In the circumstances there is every indication that until this British armament activity has made further progress, particularly with respect to the air arm, British foreign policy will be fundamentally based on the idea of temporization. Furthermore this is a policy which circumstances have rendered appealing to Eden33 who is anxious to belie Tory criticism of youthful impetuousness and impractical idealism.

This concept of temporization, which is directly connected with the German situation (1) and with the Japanese situation (2), is also in a sense applicable to the Italian situation (3).

1. As regards Germany, England is seeking for a means to alleviate tension and prevent the drift towards another 1914 situation. The British continue to favor an approach to Germany whenever it can be determined that a reasonable and promising basis for negotiation has been evolved. In the meantime they will avoid any action which would increase German antagonism and cause her further to withdraw from efforts at international cooperation. Nevertheless the British Government, through its Minister for the Colonies,34 took occasion to state in the House of Commons last night:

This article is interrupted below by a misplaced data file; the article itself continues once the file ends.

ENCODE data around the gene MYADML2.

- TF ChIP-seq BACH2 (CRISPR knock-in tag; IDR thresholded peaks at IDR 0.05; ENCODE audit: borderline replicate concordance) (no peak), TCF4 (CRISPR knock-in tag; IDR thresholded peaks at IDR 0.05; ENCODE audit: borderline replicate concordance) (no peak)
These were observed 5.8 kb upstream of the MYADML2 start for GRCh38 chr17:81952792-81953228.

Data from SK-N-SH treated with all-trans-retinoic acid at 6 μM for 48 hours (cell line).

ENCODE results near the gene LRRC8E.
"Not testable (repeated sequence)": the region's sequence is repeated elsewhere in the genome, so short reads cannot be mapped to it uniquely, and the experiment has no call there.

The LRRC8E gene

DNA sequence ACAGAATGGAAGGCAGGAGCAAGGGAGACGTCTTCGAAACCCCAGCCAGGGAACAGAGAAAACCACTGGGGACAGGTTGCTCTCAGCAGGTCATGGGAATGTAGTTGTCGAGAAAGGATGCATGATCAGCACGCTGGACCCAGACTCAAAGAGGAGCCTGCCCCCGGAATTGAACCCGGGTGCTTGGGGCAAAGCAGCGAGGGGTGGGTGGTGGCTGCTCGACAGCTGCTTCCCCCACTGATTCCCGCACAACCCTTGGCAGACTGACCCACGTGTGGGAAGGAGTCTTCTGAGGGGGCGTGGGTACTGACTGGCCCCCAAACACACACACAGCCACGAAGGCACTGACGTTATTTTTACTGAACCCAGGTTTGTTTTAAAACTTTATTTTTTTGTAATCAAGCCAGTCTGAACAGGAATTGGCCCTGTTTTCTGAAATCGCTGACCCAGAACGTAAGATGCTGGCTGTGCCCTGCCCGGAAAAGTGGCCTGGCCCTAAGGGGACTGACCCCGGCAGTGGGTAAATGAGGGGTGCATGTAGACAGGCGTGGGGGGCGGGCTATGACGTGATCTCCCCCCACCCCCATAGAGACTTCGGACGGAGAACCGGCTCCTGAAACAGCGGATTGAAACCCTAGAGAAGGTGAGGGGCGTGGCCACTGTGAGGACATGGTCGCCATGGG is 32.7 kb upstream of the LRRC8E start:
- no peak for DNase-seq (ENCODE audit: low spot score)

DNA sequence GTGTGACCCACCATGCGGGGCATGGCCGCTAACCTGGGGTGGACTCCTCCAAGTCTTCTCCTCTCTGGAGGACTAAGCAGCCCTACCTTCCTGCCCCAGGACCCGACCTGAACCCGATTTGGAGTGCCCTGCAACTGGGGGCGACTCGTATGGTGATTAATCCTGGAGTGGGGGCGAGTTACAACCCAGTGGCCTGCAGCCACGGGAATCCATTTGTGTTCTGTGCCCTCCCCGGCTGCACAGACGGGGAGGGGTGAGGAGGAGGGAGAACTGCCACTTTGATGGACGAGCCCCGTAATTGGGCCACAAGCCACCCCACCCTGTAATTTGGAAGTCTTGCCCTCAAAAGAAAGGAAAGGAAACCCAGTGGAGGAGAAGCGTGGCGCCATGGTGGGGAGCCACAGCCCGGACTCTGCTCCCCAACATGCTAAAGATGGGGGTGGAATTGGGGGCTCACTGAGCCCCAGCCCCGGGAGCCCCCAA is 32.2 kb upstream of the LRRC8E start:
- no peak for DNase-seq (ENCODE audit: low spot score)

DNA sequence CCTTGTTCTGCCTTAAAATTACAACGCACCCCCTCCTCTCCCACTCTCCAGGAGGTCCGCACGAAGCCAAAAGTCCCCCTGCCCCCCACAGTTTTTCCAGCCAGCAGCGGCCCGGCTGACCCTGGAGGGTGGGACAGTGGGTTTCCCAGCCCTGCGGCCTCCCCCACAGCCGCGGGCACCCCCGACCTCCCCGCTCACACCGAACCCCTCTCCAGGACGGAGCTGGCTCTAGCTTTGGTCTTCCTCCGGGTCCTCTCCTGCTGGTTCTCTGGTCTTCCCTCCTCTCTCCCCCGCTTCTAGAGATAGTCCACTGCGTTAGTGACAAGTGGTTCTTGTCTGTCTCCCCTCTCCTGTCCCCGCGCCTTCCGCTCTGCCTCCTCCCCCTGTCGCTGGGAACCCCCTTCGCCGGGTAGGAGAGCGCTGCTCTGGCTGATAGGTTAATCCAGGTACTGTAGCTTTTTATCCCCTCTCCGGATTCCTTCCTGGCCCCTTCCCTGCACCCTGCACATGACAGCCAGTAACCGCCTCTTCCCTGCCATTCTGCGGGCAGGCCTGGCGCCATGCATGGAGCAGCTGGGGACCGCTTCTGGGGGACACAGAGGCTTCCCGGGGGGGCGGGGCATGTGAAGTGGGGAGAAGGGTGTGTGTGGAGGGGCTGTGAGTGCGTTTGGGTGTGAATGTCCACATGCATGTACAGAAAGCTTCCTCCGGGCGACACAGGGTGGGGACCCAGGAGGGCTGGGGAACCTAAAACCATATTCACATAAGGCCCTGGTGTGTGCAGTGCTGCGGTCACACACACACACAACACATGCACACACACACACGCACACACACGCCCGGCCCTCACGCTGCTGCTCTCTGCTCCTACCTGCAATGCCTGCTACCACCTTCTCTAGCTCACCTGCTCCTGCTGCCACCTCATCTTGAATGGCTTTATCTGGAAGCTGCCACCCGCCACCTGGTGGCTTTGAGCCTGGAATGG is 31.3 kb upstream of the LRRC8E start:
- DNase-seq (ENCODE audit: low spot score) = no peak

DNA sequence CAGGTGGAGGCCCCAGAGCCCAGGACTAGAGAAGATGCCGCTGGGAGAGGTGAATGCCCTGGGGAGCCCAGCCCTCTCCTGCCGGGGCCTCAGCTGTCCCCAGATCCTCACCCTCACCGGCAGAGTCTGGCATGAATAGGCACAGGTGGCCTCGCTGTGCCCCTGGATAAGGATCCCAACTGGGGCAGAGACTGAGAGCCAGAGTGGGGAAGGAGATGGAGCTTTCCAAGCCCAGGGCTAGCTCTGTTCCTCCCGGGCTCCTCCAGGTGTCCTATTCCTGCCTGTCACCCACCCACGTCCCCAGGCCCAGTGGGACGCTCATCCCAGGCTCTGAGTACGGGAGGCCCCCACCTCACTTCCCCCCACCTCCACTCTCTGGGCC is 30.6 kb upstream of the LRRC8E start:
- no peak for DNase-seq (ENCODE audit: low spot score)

“The Government have not considered and are not considering the handing over of any British colonies or territories held under mandate.”

In this general connection, in reply to a question concerning the demilitarized zone, the Foreign Secretary added: “The obligations of His Majesty’s Government are specified in the Treaty of Locarno itself. His Majesty’s Government stand by those obligations and, as has been previously stated in this House, intend, should the need arise, faithfully to fulfill them.”